He was an all-around better ball player than me! I took the game just as seriously as did he, but his natural ability, talent, and training put him at a much higher level. I respected that. Was I jealous? Well, I’d be lying if I said I wasn’t! But instead of turning that jealousy into hate, I turned it into desire. For the few games he played with us, I watched him throw. I watched his swing. I tried to learn as much as I could from him to better my own performance. We didn’t make him throw with his left hand, or bat with one eye closed, he was just better than us and we accepted that.
The correlation I am trying to make here is this: Pool seems to be the only sport/game in which there is no real reward for improving. As players’ skills improve, more and more often they are punished for being better at the game than those who have not tried as hard! It makes absolutely no sense! These guys we watch on Youtube, PoolactionTV, and numerous other streaming sites, have dedicated their lives to this game! To some, that dedication is misinterpreted as a misspent youth, a degenerate, or just plain laziness. While I will agree some of those traits do accompany some pool players, I will never agree with punishing players for playing better! This trickles all the way down to the local level.
Every day I hear about or see tournaments which won’t allow certain players to participate. “No road players allowed!” “No pro players allowed!” I’ve even seen, “No 7s allowed!” Why? This softening of tournaments has to stop! The phasing out of the strong players has to stop! They should be the heroes! They should be the idols to whom the rest of us look up and try to emulate! Sacrificing the integrity of a tournament for participation numbers does more damage than good in the long run. The softer players, the ones who just don’t have what it takes to survive in the pool world, become spoiled. They want to enjoy the benefits of winning without putting in the work to be a winner. Once they get a taste of that, it’s very difficult to rid their mouths of it! In turn, the strong players who are no longer allowed to play become obsolete. General play and skill levels decline. Those who had the potential to be great see what has happened to those who got there, then they no longer want to get there themselves and not be allowed to play!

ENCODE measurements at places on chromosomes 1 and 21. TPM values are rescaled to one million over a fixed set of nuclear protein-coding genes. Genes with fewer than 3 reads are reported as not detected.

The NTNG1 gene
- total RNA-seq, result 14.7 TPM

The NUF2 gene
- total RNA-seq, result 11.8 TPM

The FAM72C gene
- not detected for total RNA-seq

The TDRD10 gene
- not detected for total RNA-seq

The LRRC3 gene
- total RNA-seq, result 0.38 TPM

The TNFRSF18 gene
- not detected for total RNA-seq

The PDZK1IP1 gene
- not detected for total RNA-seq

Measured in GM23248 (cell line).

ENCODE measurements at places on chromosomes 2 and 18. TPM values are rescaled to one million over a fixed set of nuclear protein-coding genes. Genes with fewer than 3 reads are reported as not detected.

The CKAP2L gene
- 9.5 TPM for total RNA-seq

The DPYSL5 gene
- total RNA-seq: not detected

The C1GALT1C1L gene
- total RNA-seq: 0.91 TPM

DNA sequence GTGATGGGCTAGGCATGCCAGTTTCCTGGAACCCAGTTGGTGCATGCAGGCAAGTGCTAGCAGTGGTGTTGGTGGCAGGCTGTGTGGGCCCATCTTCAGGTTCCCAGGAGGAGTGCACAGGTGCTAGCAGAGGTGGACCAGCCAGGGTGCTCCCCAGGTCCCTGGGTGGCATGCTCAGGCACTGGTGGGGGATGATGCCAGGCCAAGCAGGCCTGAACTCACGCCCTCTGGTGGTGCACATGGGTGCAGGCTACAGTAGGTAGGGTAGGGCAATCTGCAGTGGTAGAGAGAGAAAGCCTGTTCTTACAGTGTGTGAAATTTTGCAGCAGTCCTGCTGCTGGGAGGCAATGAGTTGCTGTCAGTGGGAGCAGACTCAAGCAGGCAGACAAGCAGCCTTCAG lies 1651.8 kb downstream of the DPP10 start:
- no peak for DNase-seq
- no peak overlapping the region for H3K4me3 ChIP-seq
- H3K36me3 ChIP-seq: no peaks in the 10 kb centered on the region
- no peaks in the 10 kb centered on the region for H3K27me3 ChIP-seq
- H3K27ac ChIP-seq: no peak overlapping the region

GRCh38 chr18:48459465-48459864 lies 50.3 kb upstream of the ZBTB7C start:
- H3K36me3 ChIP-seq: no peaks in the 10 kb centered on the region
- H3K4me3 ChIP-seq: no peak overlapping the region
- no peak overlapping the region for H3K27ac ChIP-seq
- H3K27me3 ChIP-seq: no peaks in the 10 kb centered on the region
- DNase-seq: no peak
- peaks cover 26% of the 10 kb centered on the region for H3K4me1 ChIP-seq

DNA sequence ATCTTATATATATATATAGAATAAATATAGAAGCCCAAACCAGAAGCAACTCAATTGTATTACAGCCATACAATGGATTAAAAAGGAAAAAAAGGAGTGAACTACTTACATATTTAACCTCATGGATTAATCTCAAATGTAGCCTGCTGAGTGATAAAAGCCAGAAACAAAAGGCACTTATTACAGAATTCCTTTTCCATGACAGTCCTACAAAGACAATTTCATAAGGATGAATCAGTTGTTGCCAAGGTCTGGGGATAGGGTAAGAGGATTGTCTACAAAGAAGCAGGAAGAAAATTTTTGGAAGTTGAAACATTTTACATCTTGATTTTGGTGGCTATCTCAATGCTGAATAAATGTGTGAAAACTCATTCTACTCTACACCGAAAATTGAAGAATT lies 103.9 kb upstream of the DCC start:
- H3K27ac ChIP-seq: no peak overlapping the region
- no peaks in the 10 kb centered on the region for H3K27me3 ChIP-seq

What is the point of trying to be a better player if, once you get there, you’re not allowed to play anymore? How do you think these strong players got to where they are now? Do you think they emerged from the womb with a champion stroke? Were they born with a knack for One Pocket strategy? Absolutely not! They put in time, countless hours of practice, and countless hours of being beaten down by those who played better than them at the time. They paid their dues in both time, and cash! That is what it takes! It takes heart! It takes dedication! It takes desire! It takes a killer instinct with which only a few people are born! That is what the game is about! Those are the people for whom the game was created! If you don’t have the heart, if you don’t want to dedicate yourself to it, if you don’t have the desire or that killer instinct, you don’t need to play in tournaments! You need to stay in league, collect your participation trophies and patches while you manage your handicap in such a way so as to make it easier to win. Real pool competition is not for you! You are handicapped!
Don’t misunderstand me. I am not against leagues! Leagues can be a good thing and are perfect for generating business and revenue for bar and pool room owners (and league operators). Also, league night is a good time to recruit those select few players who appear to have what it takes to graduate to real pool. I participate in a league and thoroughly enjoy my league night (most of the time). It’s a great opportunity for me to share my limited knowledge with beginners and see if I can ignite the same spark in them. Not everyone will want to listen. Not everyone will care. But there will be one or two who want to go farther. They are the ones in whom I am interested! Everyone else? Sure, we’ll cut up, have a good time and enjoy ourselves. It’s league night! But when league night is over, the next time I pick up my cue I will be on a mission! I may not be a great player and probably never will be, but my heart and desire is as big as anyone’s! That’s what it takes to play. I am not handicapped!
This is the lag.
Hit ‘em good, my friends!
Sponsored by Jacoby Custom Cues
Author: Kelvin Greenleaf
Editor: Shaylyn Troop